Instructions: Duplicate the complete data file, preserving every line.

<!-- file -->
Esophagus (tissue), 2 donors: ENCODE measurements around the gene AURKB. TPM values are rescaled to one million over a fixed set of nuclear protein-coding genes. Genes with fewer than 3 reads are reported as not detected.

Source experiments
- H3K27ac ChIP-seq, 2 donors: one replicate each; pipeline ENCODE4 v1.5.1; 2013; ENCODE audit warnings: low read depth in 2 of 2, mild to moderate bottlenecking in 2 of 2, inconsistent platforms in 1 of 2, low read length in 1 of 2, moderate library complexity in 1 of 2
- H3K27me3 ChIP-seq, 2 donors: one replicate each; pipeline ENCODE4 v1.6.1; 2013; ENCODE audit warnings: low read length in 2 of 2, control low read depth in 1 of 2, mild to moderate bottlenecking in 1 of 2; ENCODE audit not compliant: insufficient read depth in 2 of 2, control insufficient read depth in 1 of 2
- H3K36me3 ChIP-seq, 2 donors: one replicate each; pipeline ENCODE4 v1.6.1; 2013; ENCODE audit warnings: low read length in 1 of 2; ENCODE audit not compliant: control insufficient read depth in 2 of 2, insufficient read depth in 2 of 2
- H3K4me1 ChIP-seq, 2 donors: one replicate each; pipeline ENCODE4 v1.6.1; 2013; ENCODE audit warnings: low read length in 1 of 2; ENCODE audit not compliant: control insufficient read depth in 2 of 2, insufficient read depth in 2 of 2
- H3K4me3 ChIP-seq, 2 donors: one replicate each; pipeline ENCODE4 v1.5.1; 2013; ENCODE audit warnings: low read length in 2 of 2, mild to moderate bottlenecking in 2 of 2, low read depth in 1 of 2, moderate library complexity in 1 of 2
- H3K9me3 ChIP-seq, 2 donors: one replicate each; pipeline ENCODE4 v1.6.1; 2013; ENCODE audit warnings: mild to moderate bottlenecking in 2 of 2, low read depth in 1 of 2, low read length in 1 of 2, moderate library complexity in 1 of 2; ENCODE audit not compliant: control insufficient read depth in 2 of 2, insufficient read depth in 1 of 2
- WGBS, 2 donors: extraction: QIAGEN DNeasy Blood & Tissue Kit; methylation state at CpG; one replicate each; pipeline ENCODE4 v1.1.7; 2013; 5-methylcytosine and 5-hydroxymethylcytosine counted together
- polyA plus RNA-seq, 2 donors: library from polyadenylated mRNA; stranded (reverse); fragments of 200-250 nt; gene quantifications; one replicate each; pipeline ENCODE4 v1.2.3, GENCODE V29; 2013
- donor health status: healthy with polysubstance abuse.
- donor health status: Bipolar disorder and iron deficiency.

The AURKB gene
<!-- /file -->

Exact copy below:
Esophagus (tissue), 2 donors: ENCODE measurements around the gene AURKB. TPM values are rescaled to one million over a fixed set of nuclear protein-coding genes. Genes with fewer than 3 reads are reported as not detected.

Source experiments
- H3K27ac ChIP-seq, 2 donors: one replicate each; pipeline ENCODE4 v1.5.1; 2013; ENCODE audit warnings: low read depth in 2 of 2, mild to moderate bottlenecking in 2 of 2, inconsistent platforms in 1 of 2, low read length in 1 of 2, moderate library complexity in 1 of 2
- H3K27me3 ChIP-seq, 2 donors: one replicate each; pipeline ENCODE4 v1.6.1; 2013; ENCODE audit warnings: low read length in 2 of 2, control low read depth in 1 of 2, mild to moderate bottlenecking in 1 of 2; ENCODE audit not compliant: insufficient read depth in 2 of 2, control insufficient read depth in 1 of 2
- H3K36me3 ChIP-seq, 2 donors: one replicate each; pipeline ENCODE4 v1.6.1; 2013; ENCODE audit warnings: low read length in 1 of 2; ENCODE audit not compliant: control insufficient read depth in 2 of 2, insufficient read depth in 2 of 2
- H3K4me1 ChIP-seq, 2 donors: one replicate each; pipeline ENCODE4 v1.6.1; 2013; ENCODE audit warnings: low read length in 1 of 2; ENCODE audit not compliant: control insufficient read depth in 2 of 2, insufficient read depth in 2 of 2
- H3K4me3 ChIP-seq, 2 donors: one replicate each; pipeline ENCODE4 v1.5.1; 2013; ENCODE audit warnings: low read length in 2 of 2, mild to moderate bottlenecking in 2 of 2, low read depth in 1 of 2, moderate library complexity in 1 of 2
- H3K9me3 ChIP-seq, 2 donors: one replicate each; pipeline ENCODE4 v1.6.1; 2013; ENCODE audit warnings: mild to moderate bottlenecking in 2 of 2, low read depth in 1 of 2, low read length in 1 of 2, moderate library complexity in 1 of 2; ENCODE audit not compliant: control insufficient read depth in 2 of 2, insufficient read depth in 1 of 2
- WGBS, 2 donors: extraction: QIAGEN DNeasy Blood & Tissue Kit; methylation state at CpG; one replicate each; pipeline ENCODE4 v1.1.7; 2013; 5-methylcytosine and 5-hydroxymethylcytosine counted together
- polyA plus RNA-seq, 2 donors: library from polyadenylated mRNA; stranded (reverse); fragments of 200-250 nt; gene quantifications; one replicate each; pipeline ENCODE4 v1.2.3, GENCODE V29; 2013
- donor health status: healthy with polysubstance abuse.
- donor health status: Bipolar disorder and iron deficiency.

The AURKB gene